When it’s ok: Milestone events. You get engaged or are celebrating your anniversary.
Your significant other does something that “is SOO him/her.” In these types of instances only is a single, semi-sweet shout-out permissible.
Part 2 - Lovers Scorned
Ah yes, the other side of the coin.
You look childish when you make the fallout of your relationship public. Crazy even. Relationships are personal and complex. Even your status change from “In a Relationship” to “Single” should be hidden. Especially refrain if you aren’t 100% certain you are over for good. You know the story: Relationships hit a rough patch. Lovers air their dirty laundry on Facebook. Friends take sides. Couples make up and friends are forced to welcome cast-offs back into their good graces. ::Awkward::
Side note: if you see a post about a break up – DO NOT COMMENT. It only perpetuates the lunacy and makes you look petty.
7. The overly ambiguous
There will be times when you have killer news you want to share but can’t (you accepted a job but haven’t quit your old one) – we know it hurts, but hold it in. Wait for the big reveal.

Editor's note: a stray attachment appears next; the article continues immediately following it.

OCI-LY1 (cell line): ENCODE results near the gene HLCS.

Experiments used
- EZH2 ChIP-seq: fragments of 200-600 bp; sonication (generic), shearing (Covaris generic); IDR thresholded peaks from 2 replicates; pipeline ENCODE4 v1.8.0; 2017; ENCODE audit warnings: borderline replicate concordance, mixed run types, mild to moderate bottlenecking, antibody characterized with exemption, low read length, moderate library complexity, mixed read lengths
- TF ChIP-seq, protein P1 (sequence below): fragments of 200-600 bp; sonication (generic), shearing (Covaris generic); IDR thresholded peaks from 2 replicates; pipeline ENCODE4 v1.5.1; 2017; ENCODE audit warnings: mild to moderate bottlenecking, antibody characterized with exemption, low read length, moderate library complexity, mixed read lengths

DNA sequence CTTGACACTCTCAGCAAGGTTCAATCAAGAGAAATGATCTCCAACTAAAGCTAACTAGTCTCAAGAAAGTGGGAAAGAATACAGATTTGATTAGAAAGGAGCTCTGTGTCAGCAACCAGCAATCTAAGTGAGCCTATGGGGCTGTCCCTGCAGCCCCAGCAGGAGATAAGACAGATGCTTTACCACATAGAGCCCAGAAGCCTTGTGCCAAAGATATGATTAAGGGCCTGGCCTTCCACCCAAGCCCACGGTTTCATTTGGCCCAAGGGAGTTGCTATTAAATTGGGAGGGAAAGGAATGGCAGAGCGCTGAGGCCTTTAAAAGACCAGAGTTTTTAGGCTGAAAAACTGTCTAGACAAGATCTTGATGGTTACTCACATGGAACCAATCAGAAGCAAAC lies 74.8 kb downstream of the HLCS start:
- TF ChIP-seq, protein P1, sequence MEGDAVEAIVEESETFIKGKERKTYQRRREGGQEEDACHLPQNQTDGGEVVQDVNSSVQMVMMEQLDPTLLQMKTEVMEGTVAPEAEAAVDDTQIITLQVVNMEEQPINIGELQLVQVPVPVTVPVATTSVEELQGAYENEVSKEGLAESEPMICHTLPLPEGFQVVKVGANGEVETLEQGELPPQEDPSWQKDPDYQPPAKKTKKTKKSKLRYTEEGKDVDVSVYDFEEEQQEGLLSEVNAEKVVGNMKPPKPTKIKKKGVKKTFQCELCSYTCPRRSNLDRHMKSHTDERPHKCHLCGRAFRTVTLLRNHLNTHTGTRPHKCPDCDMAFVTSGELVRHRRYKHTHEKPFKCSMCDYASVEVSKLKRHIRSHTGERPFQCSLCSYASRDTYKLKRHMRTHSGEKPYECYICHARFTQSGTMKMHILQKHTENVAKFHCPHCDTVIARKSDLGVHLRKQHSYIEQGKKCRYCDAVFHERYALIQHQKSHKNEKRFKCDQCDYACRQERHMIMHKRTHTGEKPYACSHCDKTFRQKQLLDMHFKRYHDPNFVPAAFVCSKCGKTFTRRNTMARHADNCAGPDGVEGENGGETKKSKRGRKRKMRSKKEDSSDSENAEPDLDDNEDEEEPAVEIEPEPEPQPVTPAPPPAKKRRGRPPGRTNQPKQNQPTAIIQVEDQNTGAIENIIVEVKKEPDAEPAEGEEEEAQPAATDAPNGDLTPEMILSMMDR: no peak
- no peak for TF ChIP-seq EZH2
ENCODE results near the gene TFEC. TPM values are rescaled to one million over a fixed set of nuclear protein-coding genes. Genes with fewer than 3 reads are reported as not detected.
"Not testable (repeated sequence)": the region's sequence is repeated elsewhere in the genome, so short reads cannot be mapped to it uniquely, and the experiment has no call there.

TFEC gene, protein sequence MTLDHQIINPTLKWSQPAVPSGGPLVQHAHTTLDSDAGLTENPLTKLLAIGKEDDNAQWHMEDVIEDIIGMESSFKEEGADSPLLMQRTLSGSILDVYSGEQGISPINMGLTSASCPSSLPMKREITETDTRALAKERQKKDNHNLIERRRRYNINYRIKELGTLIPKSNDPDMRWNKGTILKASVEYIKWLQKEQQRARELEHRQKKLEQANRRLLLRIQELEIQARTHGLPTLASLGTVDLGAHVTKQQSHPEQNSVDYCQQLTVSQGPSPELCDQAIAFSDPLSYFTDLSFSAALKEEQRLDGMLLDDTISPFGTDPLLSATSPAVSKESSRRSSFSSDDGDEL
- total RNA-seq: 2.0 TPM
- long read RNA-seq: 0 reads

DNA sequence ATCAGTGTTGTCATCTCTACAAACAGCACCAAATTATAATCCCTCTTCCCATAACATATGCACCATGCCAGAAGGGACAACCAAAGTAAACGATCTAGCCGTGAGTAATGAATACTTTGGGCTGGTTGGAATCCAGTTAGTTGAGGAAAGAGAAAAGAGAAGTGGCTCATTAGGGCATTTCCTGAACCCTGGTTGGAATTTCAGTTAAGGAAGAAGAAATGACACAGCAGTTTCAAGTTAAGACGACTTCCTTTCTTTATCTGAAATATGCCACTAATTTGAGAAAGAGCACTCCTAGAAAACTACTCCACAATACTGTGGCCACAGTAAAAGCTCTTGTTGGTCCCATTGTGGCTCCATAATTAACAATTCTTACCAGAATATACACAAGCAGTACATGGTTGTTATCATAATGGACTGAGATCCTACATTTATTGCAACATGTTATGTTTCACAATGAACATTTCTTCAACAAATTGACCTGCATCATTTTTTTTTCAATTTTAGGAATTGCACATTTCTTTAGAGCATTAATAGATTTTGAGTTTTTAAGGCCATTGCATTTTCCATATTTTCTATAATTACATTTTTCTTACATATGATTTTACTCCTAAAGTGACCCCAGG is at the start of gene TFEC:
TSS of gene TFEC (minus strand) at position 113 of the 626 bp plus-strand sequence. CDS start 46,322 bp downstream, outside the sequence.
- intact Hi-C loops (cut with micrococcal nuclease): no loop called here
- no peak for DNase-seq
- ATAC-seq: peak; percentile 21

8. The Poet Laureate
Yep, there you are. A regular Billy Collins wedged between a YouTube video of a drunken girl lip-syncing “Super Bass” and a foursquare notification of an ousted mayor (see #9). If you need insightful prose or song lyrics to get through your day, write them on your hand, not on your wall.
9. Social Media Cross-Pollination
10. The Party Animal
These status updates are sad. Not funny, not cool – just sad. No one wants to know they’re friends with a proud douchebag or slut. If you want to be wild that’s fine, sign off Facebook and keep your exposure limited to those in your immediate (physical) presence.
11. The Proud Parent
Why does having a child trigger the social media death of some mothers? One day you’re thumbing through your newsfeed and, surprise! You’re friends with another infant! That’s right, there’s a baby posting updates to your feed, commenting on your wall. Don’t be that person.